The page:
Material and methods

Study participants

The prospective cohort study was conducted at a tertiary care center (Rostock, Germany) between January 2017 and April 2019 with recruitment of 109 participants.

Women were eligible for inclusion if they were pregnant between 20 + 0 to 31 + 6 weeks of gestation and complained at least one of the following risk factors of PTB: regular (< 3/30 min) or painful contractions, a cervical length < 25 mm measured by transvaginal ultrasound or a history of previous preterm birth. Also, a study inclusion was possible solely based on a personal history of PTB all study participants showed at least one further criterion of threatened PTB. Criterions of exclusion were a cervical dilatation > 3 cm, maternal temperature above 37.5 °C, premature rupture of membranes or vaginal bleeding at admission. We also excluded patients who had undergone tocolysis within the last seven days, who prior received a cervical cerclage or cerclage pessary, who required an iatrogenic delivery within the next seven days and patients with known hypertensive pregnancy disorders. Further clinical treatment was based on physician’s choice in accordance to the national guideline recommendations and depending on the clinical situation. Primary study outcome was spontaneous PTB < 34 weeks, secondary outcome was PTB < 37 weeks or delivery within seven days after study inclusion. Gestational age was calculated from the first day of the last menstrual cycle and was corrected based on ultrasound findings if measurements of the crown-rump length in the first trimester differed by more than seven days.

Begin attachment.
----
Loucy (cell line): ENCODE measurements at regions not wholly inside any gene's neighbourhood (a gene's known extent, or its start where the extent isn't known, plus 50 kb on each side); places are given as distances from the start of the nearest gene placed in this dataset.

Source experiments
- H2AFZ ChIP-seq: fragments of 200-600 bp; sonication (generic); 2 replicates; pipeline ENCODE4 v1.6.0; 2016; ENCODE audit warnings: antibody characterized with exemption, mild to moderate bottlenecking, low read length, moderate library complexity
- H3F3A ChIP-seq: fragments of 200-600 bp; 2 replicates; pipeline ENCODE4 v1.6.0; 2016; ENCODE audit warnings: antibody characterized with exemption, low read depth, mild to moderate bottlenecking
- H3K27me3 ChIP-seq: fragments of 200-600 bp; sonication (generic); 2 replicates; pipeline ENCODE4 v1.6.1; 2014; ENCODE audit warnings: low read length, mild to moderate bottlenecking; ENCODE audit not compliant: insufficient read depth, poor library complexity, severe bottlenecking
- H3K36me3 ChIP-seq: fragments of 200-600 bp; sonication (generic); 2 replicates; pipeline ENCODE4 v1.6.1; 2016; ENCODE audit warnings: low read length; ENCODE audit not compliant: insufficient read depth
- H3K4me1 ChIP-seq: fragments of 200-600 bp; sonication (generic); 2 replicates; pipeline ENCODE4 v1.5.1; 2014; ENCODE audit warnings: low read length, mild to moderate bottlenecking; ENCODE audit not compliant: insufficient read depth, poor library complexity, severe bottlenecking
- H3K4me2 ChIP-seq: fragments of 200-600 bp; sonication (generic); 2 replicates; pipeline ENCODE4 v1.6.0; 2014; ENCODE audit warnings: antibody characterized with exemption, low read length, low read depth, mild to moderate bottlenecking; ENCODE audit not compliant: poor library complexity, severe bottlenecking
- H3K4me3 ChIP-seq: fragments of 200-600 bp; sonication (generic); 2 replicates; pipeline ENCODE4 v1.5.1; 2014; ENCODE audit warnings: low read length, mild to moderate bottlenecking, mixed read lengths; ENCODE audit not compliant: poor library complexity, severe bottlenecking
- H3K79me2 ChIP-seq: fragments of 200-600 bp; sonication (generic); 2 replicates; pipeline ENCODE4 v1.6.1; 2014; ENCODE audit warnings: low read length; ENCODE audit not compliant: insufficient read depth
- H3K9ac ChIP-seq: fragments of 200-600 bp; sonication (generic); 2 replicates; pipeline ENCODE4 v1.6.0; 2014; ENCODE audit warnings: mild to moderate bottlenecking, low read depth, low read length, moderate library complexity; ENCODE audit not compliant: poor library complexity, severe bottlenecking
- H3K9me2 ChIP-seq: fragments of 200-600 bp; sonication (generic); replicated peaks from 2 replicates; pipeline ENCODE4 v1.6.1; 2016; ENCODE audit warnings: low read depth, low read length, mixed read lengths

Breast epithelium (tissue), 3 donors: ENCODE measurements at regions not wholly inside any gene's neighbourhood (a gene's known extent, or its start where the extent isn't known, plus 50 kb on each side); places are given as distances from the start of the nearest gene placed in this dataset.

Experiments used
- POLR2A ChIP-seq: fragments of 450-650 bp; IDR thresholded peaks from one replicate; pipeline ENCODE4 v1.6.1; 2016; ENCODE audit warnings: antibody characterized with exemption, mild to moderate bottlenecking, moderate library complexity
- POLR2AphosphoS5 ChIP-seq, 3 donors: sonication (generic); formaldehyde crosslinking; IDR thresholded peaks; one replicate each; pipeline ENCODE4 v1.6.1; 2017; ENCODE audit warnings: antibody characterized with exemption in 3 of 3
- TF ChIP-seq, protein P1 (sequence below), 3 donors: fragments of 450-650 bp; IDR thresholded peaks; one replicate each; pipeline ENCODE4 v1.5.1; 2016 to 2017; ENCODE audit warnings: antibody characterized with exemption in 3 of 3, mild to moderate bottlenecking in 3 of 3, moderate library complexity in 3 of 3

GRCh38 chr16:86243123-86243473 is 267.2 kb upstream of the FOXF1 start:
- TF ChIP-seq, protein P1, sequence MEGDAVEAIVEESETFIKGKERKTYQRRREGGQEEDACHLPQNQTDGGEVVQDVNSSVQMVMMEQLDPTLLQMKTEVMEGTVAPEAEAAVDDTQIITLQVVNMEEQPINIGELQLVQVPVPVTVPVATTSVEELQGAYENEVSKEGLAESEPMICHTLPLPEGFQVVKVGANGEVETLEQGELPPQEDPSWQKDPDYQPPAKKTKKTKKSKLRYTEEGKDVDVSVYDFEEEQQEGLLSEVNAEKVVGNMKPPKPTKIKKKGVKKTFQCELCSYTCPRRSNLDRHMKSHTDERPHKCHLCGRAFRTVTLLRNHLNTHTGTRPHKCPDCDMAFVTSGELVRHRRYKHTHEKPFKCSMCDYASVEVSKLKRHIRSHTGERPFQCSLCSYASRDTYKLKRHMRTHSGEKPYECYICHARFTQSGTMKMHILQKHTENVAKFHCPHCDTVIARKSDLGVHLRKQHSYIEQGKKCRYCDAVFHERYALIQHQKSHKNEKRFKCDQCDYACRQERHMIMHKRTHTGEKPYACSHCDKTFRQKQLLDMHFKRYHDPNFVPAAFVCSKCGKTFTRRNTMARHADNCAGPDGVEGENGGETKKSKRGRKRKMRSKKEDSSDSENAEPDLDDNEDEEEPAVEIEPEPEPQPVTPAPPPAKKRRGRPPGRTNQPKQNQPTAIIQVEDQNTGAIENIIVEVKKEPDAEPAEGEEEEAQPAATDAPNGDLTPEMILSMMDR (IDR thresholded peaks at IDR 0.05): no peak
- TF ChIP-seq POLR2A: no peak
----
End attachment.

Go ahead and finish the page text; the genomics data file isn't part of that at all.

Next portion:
Sample collection and processing

Peripheral venous blood samples were obtained upon admission using a serum collection tube (7.5 mL, Sarstedt, Nümbrecht, Germany). The blood clot was immediately separated by centrifugation at 2000 × g for 15 min at 15 °C and serum was stored in aliquots at -80 degrees until use. The serum concentrations of the biomarkers were determined using sandwich immunoassays: Human CXCL10/IP-10 ELISA Kit PicoKine® (Boster Biological Technology, Pleasantan, CA, USA, Catalog #EK0735), Human MCP-1/CCL2 ELISA Kit PicoKine® (Boster Biological Technology, Pleasanton CA, USA, Catalog #EK0441) and Human serpin peptidase inhibitor, clade B (ovalbumin), member 7 (SERPINB7) ELISA Kit (MyBioSource, San Diego, CA, USA, #MBS2610991) with pre-coated monoclonal antibodies. Undiluted samples were measured in duplicates following the manufacturer´s instructions (Table S1). Serum concentrations below the range specified were defined as negative (0).

CRP was automatically measured as part of the clinical diagnostic by latex-enhanced nephelometric immunoassays (CardioPhase® hsCRP) performed on a Siemens BN ProSpec® System (Siemens Healthcare Diagnostics GmbH, Eschborn, Germany).